Americans' personal incomes, bolstered by a variety of one-time special factors, rose 0.5% in July, the best showing in three months, the government said Wednesday.
While some economists hailed the increase as the best economic news in some time, others cautioned that the increase in wages and salaries, the key component of the income statistic, remained sluggish and that consumer spending rose at a lackluster pace.
On another front, the government said housing construction edged down 1.8% in July to an annual rate of 1.82 million units. While it was the third consecutive monthly decline, housing construction for the first seven months of the year is 9.1% ahead of last year.
Analysts attributed the string of declines to a rise in mortgage interest rates after a dramatic fall earlier in the year. They said that with mortgage rates now declining again, the housing industry is well on its way to having its best year since 1978.
Inflated by Special Factors
The Commerce Department said the gain in personal income was the best since a 1.3% increase in April. It followed a 0.1% increase in June and a 0.1% decline in May. But some economists said the 0.5% rise in July was inflated by special factors, which overstated the strength that otherwise would be reflected in the number.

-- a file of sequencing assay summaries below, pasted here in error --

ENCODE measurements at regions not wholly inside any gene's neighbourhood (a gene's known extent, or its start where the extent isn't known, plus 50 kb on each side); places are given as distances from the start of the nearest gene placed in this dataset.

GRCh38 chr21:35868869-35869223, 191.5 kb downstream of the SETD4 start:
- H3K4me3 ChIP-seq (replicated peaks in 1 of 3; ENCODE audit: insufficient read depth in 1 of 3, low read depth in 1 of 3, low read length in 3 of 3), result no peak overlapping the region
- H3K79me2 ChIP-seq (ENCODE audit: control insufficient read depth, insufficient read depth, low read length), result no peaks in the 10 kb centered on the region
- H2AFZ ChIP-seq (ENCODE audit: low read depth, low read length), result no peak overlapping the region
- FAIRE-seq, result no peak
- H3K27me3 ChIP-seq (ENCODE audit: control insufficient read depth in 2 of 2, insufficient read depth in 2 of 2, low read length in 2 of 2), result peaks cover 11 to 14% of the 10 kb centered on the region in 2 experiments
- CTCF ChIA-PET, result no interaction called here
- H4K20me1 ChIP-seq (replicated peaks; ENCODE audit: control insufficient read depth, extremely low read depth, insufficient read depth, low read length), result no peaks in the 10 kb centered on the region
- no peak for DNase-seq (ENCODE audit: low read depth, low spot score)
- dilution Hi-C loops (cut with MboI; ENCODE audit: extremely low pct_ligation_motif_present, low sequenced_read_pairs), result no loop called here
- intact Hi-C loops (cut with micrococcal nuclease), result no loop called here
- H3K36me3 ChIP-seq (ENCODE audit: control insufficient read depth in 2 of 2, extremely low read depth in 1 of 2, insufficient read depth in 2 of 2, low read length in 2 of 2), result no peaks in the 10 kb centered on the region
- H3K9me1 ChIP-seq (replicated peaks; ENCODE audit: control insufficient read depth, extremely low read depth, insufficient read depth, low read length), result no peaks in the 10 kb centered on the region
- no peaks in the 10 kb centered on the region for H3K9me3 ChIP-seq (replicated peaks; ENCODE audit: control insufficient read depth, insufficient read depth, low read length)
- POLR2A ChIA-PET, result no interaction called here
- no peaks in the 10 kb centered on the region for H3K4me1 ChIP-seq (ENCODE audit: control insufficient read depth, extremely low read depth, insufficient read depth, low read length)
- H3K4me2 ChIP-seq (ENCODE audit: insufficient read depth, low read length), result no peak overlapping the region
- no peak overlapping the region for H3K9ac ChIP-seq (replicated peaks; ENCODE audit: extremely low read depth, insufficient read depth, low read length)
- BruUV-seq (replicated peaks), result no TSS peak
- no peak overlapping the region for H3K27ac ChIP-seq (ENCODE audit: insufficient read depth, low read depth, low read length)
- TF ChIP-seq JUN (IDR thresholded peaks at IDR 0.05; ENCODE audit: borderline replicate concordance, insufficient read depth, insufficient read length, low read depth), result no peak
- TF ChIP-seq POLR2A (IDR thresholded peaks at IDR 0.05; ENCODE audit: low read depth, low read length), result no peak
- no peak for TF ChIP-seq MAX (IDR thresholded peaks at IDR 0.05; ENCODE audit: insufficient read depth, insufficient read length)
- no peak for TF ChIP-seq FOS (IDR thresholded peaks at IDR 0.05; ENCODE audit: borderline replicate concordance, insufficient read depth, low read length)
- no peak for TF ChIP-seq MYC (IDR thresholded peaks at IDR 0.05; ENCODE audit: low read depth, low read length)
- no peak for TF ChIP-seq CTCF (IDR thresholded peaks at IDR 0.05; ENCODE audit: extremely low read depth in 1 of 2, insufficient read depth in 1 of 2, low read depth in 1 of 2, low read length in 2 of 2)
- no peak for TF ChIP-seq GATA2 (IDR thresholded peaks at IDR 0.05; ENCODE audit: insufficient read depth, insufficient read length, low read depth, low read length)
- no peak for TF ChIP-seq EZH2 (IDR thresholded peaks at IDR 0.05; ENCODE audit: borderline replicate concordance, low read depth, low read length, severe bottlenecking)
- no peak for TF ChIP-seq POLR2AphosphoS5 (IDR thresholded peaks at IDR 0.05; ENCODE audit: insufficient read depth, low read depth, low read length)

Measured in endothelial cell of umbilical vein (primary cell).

The government said a large part of the increase came from retroactive adjustments to Social Security benefits for recent retirees and a bounce-back from the strike against American Telephone & Telegraph, which had depressed the June figure.
"After you sort out all the special factors, incomes--particularly in the important wage and salary component--are growing rather slowly," said Sandra Shaber, director of consumer economics at Chase Econometrics. She said the weak income growth was partly to blame for the sluggish 0.2% rise in personal consumption spending in July. Personal consumption spending, which includes virtually everything except interest payments on debt, had risen by 1% in June and 0.8% in May.
Wages and salaries rose at a modest annual rate of $5.3 billion in July, up somewhat from the June gain of $4.7 billion. Payrolls at manufacturing plants, which have been in a deep slump for some time, declined $800 million in July following a $1.9-billion drop in June.
Discouraging news came on another economic front as the government trimmed its estimate of American farm exports to $26.5 billion for this fiscal year, the lowest amount in nine years and 39% less than the record of $43.8 billion in 1981. The projection would be the smallest trade level since American farmers exported $23.9 billion of farm products in 1977.
The United States recorded agricultural trade deficits in May and June for the first time since 1959 except during longshoremen's strikes. Nonetheless, the Agriculture Department predicted a $6-billion trade surplus for the entire fiscal year.